People who can name only one painting in the world usually name the Mona Lisa. For better or worse, Leonardo da Vinci’s portrait of (probably) Lisa del Giocondo rises above all cultural barriers and transcends taste with a smile. As Donald Sassoon argued in his 2001 book Becoming Mona Lisa: The Making of a Global Icon, a large part of that fame came from the infamous theft of the painting in 1911, when Vincenzo Peruggia walked out of the Louvre with the work hidden under his coat and fled to his homeland of Italy, which Peruggia believed to be the painting’s homeland, too. After waiting two years, Peruggia tried to sell the painting to the Uffizi Gallery in Florence. After Peruggia’s arrest, the Mona Lisa toured her homeland one last time before heading back to the Louvre. With the 100th anniversary of that theft looming this August, the Uffizi and Italy want La Gioconda (the Italian nickname) back, at least for a while, but the Louvre and France say La Joconde (the French nickname) is going nowhere.
The national battle for Mona Lisa is a centuries’ long one. da Vinci began the painting in 1503 or 1504 in Florence, but only finished it on French soil after moving there in 1516 on the invitation of François I. After Leonardo’s death in 1519, the French king purchased the painting from the family of da Vinci’s assistant, who inherited what his master left behind. Mona Lisa thus entered the French royal collection, where it stayed until the French Revolution, among other things, transformed the royal collection in the Louvre palace into the national collection in the Louvre museum. Since that transformation, fragile little Lisa’s left home only three times—against her will in 1911 and through loans to America in 1963 and to Russia and Japan in 1974. Armed with 100,000 signatures from Italians, Italy’s cultural leaders hope to change that three to a four, but the Louvre says that the fragility of the nearly 500-year-old painting is too great to risk any travel.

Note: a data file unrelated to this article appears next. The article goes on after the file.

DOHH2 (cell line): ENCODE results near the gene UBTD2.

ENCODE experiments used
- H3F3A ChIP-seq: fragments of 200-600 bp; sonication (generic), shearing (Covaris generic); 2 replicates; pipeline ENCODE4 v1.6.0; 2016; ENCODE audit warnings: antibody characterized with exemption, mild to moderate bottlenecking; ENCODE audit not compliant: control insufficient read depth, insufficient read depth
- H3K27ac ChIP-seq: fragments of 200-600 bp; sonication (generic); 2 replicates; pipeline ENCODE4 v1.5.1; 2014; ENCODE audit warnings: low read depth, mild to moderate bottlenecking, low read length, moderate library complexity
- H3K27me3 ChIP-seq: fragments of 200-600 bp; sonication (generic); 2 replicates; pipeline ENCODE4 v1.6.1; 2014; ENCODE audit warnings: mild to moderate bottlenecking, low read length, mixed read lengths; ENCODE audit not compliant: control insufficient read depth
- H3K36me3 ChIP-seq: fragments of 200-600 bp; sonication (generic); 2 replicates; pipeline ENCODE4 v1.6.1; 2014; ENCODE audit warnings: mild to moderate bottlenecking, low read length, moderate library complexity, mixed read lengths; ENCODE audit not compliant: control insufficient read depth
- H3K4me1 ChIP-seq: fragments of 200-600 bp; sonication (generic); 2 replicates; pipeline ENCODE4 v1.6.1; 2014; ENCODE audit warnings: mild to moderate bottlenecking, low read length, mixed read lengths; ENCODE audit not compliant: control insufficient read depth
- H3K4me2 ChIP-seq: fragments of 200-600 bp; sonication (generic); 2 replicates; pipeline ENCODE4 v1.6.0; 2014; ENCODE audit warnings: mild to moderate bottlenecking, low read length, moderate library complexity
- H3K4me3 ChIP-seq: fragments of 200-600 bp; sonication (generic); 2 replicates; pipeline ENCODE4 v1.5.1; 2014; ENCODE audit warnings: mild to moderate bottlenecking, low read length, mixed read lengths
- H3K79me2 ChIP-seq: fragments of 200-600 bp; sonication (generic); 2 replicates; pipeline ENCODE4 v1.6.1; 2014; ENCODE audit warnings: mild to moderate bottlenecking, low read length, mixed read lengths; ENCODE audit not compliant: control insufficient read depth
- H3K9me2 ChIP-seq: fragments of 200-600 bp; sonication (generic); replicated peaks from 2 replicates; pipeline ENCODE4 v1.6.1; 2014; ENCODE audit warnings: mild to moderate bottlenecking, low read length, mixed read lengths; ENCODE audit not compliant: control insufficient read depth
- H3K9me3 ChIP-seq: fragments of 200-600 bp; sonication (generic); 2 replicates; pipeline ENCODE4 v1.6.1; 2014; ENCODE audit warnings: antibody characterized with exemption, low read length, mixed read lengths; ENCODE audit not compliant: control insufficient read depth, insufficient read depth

Of course, the Louvre’s said that before. As Margaret Leslie Davis recounted in her mesmerizing Mona Lisa in Camelot: How Jacqueline Kennedy and Da Vinci’s Masterpiece Charmed and Captivated a Nation (which I reviewed here), then First Lady Jacqueline Bouvier Kennedy worked her magic on then French Minister of Culture Andre Malraux to finagle a trip to Washington, D.C., and New York City in 1963. The American diplomat assigned to personally ensure the safety of the painting developed health problems from the stress of protecting the masterpiece from the slightest change in temperature or humidity, but the American tour—a Cold War cultural coup—otherwise was an unqualified success. A little over a decade later, France balanced out the Cold War loans by sending the painting to Russia, where it toured with no incidents, something which couldn’t be said of the final Tokyo leg of the trip. A handicapped woman angered by the Tokyo National Museum’s accessibility policies sprayed red paint at the painting. The Louvre’s faced vandals targeting the Mona Lisa many times over the years, but that overseas scare may have frightened them from loans, even nearly four decades later.
Italy also presents a problem in their pseudo-serious claims to own the painting, at least in terms of heritage. The thief Peruggia received a mere 6 months of jail time—almost a reward for bringing the painting back to Italy. “Plan B” if the scheme to get the painting back in Italy for the anniversary of the theft seems to be a different kind of theft—grave robbing. Italian cultural organizations now believe that they are close to finding the grave of the woman who sat for the Mona Lisa. If you can’t have the “real thing,” it seems, they’ll settle for the real woman, if you subscribe to the idea that Lisa del Giocondo’s the woman with the million(s)-dollar smile. I can’t help but think that the Louvre worries that there could be some kind of legal battle over the painting once it is out of the country, especially in the current climate of art repatriation where even “sure things” aren’t sure anymore. A legal battle for the Mona Lisa would be fascinating to watch, but it would also definitely discontinue the practice of international art loans for a long, long time.
Ownership and conservation are the twin towers of the Louvre and France’s denial of the request, but the real reason is money. The Louvre draws tourism by the ton, and most of those tourists want to see the Mona Lisa. Judging from the throngs racing past the time I visited, many go only to see that painting, even at the cost of racing past millennia of masterpieces to get a good place in line for that moment with Mona. The Louvre simply can’t afford to part with La Joconde.